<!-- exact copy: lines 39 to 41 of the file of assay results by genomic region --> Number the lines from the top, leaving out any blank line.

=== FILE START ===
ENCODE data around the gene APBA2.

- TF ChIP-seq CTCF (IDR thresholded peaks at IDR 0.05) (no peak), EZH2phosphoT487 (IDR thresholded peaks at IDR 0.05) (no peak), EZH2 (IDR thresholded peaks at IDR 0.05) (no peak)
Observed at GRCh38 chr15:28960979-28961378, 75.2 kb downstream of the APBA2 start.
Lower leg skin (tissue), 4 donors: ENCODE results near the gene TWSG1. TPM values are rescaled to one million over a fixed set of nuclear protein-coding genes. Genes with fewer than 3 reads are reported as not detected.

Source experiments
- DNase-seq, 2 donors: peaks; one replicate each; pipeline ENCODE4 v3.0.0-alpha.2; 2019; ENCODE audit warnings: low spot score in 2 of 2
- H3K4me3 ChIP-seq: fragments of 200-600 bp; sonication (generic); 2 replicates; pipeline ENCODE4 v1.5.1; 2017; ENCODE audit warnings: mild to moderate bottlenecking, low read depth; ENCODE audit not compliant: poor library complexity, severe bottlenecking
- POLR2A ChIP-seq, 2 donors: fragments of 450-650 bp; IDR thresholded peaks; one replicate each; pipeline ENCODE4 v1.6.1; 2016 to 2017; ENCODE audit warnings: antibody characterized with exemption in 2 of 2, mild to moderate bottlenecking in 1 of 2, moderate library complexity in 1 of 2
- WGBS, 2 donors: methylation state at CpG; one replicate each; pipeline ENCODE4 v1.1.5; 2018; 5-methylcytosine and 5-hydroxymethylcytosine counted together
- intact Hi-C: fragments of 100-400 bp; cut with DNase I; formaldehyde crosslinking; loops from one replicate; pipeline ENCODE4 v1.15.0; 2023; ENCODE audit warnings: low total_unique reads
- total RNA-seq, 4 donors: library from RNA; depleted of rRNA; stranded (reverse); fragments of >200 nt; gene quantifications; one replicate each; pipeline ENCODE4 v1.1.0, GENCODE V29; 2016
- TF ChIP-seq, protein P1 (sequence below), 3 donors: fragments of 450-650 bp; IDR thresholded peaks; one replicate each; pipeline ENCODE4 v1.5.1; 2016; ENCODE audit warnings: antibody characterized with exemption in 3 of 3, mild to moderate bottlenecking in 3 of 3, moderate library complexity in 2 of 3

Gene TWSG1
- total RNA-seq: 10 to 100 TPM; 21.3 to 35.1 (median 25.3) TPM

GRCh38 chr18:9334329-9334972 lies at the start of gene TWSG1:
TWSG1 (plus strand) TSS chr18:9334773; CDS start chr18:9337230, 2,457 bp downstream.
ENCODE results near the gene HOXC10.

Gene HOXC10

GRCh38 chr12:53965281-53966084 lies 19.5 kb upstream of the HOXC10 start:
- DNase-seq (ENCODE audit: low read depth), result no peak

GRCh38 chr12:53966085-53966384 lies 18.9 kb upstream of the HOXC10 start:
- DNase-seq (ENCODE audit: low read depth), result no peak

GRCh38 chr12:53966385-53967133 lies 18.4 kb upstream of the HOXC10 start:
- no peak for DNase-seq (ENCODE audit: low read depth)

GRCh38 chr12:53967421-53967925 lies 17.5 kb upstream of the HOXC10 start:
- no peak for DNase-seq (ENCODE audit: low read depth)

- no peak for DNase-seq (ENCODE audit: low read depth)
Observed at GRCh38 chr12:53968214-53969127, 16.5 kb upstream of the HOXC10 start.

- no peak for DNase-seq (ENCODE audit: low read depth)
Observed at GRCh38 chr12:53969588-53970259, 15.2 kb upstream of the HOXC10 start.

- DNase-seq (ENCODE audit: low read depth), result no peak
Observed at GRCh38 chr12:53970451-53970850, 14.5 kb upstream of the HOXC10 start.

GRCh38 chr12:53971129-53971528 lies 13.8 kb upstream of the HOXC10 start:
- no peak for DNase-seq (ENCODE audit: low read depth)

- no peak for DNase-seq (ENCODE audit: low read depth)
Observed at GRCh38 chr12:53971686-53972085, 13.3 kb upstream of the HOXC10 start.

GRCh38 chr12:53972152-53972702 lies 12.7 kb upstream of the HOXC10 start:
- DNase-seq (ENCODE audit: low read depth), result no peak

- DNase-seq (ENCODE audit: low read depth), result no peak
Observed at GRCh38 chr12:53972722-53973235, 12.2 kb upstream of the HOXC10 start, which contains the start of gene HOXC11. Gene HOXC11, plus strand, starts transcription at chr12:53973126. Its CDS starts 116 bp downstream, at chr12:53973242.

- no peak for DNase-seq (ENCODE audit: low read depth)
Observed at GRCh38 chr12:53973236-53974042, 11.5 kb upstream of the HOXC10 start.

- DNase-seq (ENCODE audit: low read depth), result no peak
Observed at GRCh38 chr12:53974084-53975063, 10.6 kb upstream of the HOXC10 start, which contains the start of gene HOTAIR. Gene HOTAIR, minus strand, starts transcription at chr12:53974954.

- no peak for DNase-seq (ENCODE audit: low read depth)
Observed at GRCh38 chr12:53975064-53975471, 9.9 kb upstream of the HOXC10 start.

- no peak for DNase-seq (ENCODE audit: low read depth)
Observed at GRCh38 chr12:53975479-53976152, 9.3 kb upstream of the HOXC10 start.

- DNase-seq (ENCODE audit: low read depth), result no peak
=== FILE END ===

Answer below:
- DNase-seq (ENCODE audit: low read depth), result no peak
Observed at GRCh38 chr12:53972722-53973235, 12.2 kb upstream of the HOXC10 start, which contains the start of gene HOXC11. Gene HOXC11, plus strand, starts transcription at chr12:53973126. Its CDS starts 116 bp downstream, at chr12:53973242.

- no peak for DNase-seq (ENCODE audit: low read depth)